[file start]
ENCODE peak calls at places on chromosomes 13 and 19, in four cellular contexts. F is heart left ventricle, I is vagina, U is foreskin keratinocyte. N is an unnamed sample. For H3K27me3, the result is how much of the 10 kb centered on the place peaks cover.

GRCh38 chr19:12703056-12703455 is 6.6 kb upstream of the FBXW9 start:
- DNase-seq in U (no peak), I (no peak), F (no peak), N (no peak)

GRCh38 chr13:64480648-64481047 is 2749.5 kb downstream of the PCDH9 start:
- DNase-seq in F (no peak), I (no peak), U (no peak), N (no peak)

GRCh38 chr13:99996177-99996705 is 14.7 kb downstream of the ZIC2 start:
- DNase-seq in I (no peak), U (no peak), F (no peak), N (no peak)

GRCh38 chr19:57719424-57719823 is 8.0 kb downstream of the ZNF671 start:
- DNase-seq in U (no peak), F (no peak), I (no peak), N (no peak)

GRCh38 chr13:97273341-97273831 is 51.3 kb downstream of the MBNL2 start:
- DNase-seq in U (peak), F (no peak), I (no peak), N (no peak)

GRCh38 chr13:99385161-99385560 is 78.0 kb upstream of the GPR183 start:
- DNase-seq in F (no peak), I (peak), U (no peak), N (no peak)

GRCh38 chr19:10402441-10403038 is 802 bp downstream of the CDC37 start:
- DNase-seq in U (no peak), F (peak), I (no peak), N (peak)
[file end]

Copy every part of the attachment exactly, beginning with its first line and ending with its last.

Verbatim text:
ENCODE peak calls at places on chromosomes 13 and 19, in four cellular contexts. F is heart left ventricle, I is vagina, U is foreskin keratinocyte. N is an unnamed sample. For H3K27me3, the result is how much of the 10 kb centered on the place peaks cover.

GRCh38 chr19:12703056-12703455 is 6.6 kb upstream of the FBXW9 start:
- DNase-seq in U (no peak), I (no peak), F (no peak), N (no peak)

GRCh38 chr13:64480648-64481047 is 2749.5 kb downstream of the PCDH9 start:
- DNase-seq in F (no peak), I (no peak), U (no peak), N (no peak)

GRCh38 chr13:99996177-99996705 is 14.7 kb downstream of the ZIC2 start:
- DNase-seq in I (no peak), U (no peak), F (no peak), N (no peak)

GRCh38 chr19:57719424-57719823 is 8.0 kb downstream of the ZNF671 start:
- DNase-seq in U (no peak), F (no peak), I (no peak), N (no peak)

GRCh38 chr13:97273341-97273831 is 51.3 kb downstream of the MBNL2 start:
- DNase-seq in U (peak), F (no peak), I (no peak), N (no peak)

GRCh38 chr13:99385161-99385560 is 78.0 kb upstream of the GPR183 start:
- DNase-seq in F (no peak), I (peak), U (no peak), N (no peak)

GRCh38 chr19:10402441-10403038 is 802 bp downstream of the CDC37 start:
- DNase-seq in U (no peak), F (peak), I (no peak), N (peak)